For example, some instruments have small parts that help you put straps to carry the instrument easier without the straps sliding and in the optimal place for weight distribution. In the bow of instruments like the violin or cello being able to apply less pressure in the bottom of the bow and more at the tip is called weight distribution. 


This is the sum of the previous features, here’s where you know if the expensive instrument is better for you or not. If you can play the instruments in person we suggest testing the instruments you want to compare, choosing which one feels better, and then asking for the price.

If the cheaper model feels better you can get it guilt-free or ask what the expensive one has that you may have missed, if the answer to the increased price is one of the next things you may just want to take the cheaper one.

These trumpets are basically the same but the cost is different, and the difference becomes greater once they become unavailable from manufacturer

What “changes”?

There’s also what they say it changes, things that are a little bit more subjective like feel, balance, performance, ring, range of color, clarity, & intonation.

Example of an instrument description

Feel / Performance

This one is one of the reasons we suggest testing the product first then asking for the price because knowing one is more expensive than the other will give you anchor bias and confirmation bias, the first one is gonna make you feel like the quality must be relative to the price and the second one that since you expect the more expensive to feel better, you’re going to make it feel better.

The best way to buy an instrument is to know what you want and be as objective as possible when you search for it. Don’t forget the blindspot bias or bias bias which is to think that because you know the bias, you’re less biased.

Balance / Color 

These are 2 things, the volume levels of 2 or more instruments playing at the same time and how much dark and light sounds can the instrument produce. The 1st one is used for electronic instruments, the second can be used for any.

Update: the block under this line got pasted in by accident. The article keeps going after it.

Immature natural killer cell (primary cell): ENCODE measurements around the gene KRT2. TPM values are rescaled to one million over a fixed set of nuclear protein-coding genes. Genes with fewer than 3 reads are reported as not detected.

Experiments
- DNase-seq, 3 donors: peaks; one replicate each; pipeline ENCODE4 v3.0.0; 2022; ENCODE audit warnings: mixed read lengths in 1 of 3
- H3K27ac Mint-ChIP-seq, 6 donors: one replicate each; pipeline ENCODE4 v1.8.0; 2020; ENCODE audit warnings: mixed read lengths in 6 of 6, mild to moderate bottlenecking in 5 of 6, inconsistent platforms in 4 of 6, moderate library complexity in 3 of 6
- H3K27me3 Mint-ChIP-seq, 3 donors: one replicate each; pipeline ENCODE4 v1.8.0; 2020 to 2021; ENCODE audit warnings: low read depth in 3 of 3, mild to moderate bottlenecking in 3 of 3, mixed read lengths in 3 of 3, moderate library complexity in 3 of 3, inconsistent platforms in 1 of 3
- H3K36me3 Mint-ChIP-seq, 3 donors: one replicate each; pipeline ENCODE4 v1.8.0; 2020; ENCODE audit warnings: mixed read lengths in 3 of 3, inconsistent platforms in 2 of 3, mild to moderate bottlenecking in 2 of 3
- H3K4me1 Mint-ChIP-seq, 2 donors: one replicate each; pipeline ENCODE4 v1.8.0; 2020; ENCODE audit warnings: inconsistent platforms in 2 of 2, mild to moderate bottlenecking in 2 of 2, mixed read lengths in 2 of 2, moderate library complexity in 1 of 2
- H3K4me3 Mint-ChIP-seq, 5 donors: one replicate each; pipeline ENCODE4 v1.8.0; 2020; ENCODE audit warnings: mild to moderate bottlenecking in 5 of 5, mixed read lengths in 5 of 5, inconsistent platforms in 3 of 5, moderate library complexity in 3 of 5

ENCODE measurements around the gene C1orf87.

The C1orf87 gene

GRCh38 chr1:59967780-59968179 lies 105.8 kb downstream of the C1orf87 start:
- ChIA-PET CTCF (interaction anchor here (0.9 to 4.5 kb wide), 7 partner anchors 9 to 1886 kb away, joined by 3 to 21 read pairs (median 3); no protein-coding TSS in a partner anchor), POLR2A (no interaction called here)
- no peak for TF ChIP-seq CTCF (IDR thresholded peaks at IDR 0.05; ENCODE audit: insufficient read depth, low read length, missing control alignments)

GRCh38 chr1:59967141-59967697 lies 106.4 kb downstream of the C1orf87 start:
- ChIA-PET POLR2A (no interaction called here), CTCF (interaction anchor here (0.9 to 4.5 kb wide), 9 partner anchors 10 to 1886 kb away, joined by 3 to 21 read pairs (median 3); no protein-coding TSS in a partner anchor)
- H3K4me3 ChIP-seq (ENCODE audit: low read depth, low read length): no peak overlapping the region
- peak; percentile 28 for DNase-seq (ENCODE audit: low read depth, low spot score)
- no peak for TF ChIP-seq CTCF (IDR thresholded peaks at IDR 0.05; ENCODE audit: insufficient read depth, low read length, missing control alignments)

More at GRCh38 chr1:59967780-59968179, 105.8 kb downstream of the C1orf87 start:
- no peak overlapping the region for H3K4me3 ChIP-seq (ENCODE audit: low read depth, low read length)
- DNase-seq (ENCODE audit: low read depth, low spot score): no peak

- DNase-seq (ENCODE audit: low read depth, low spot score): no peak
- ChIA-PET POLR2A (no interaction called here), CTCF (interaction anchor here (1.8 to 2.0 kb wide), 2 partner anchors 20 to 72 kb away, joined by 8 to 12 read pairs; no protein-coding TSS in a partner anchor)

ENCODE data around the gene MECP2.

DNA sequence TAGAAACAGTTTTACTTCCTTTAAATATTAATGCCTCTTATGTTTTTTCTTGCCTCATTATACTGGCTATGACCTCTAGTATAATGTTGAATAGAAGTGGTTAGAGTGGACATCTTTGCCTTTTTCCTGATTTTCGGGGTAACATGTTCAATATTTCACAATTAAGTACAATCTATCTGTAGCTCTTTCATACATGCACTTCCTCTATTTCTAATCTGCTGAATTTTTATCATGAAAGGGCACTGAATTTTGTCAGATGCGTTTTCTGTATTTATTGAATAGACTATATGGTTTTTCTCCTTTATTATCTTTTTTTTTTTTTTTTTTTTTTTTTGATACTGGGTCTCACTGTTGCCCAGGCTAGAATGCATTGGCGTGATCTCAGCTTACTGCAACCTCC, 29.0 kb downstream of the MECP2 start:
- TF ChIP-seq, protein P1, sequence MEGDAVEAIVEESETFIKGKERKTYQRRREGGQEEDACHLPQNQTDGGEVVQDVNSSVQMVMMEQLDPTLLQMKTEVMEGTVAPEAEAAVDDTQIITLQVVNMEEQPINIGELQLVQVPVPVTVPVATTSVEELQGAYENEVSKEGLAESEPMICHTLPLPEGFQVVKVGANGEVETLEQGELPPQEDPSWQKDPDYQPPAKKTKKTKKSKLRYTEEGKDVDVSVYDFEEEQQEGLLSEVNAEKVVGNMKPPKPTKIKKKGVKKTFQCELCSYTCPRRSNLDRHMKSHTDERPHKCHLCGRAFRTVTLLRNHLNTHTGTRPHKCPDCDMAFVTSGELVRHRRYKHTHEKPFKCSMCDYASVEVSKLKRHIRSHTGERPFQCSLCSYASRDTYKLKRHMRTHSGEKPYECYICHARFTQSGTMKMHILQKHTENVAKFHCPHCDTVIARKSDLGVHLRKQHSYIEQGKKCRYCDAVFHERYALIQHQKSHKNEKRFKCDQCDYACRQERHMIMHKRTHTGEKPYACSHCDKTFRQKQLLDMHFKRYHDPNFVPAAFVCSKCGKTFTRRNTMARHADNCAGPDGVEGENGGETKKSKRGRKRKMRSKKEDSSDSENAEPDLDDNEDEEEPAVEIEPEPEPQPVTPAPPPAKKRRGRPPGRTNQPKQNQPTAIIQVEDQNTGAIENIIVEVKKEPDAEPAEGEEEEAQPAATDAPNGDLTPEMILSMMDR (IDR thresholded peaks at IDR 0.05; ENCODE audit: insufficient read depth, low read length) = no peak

This one is for professionals only, they need to be able to distinguish the differences in timbre/color of each instrument model and based on the notes choose the better-balanced one. 


This is usually found in the descriptions “has a better ring to it”, “giving it a better ring”, “increasing the ring of it”. Having a better ring to it means sounding better, so if you find that and they don’t explain why it sounds better, ignore it.


This means being able to hear the exact same sound as the source, so no distortion at all. This applies mostly to electronic instruments with speakers and means little to nothing in acoustic instruments because the sound comes directly from the source. To find out the quality of the speakers of your instrument before you buy.


This means how accurate is the pitch compared to what it should be, this means better intonation is when a C note sounds exactly like a C and not like a C# or B. Of course, most instruments will be perfectly tuned, so there’s no need to worry about it for beginners. 

What may differ between versions is how they are tuned in frequency and how easy it is for the instrument to be tuned. After all, even if the standard is concert pitch with the A over middle C being tuned at 440Hz (A440), some models may be in Scientific pitch, baroque pitch, or any variation of them. If the instrument cannot be tuned, try getting the standard concert pitch.


As you can see there’s a lot of things that may change between models, but there’s not a lot of them that matter, especially if you’re just starting. We recommend going for beginner models in regular materials, once you become a pro you can get the gold version of the instruments or the rarest lumber.

If you can’t play the instruments, online shops will have an aspects/details/characteristics section where you can compare models, brands usually have 1-3 models that don’t change a lot, so you may want to compare between brands instead.

Luis Gerardo

Musician as a hobby for +6 years, documenting every instrument in simple words for this website.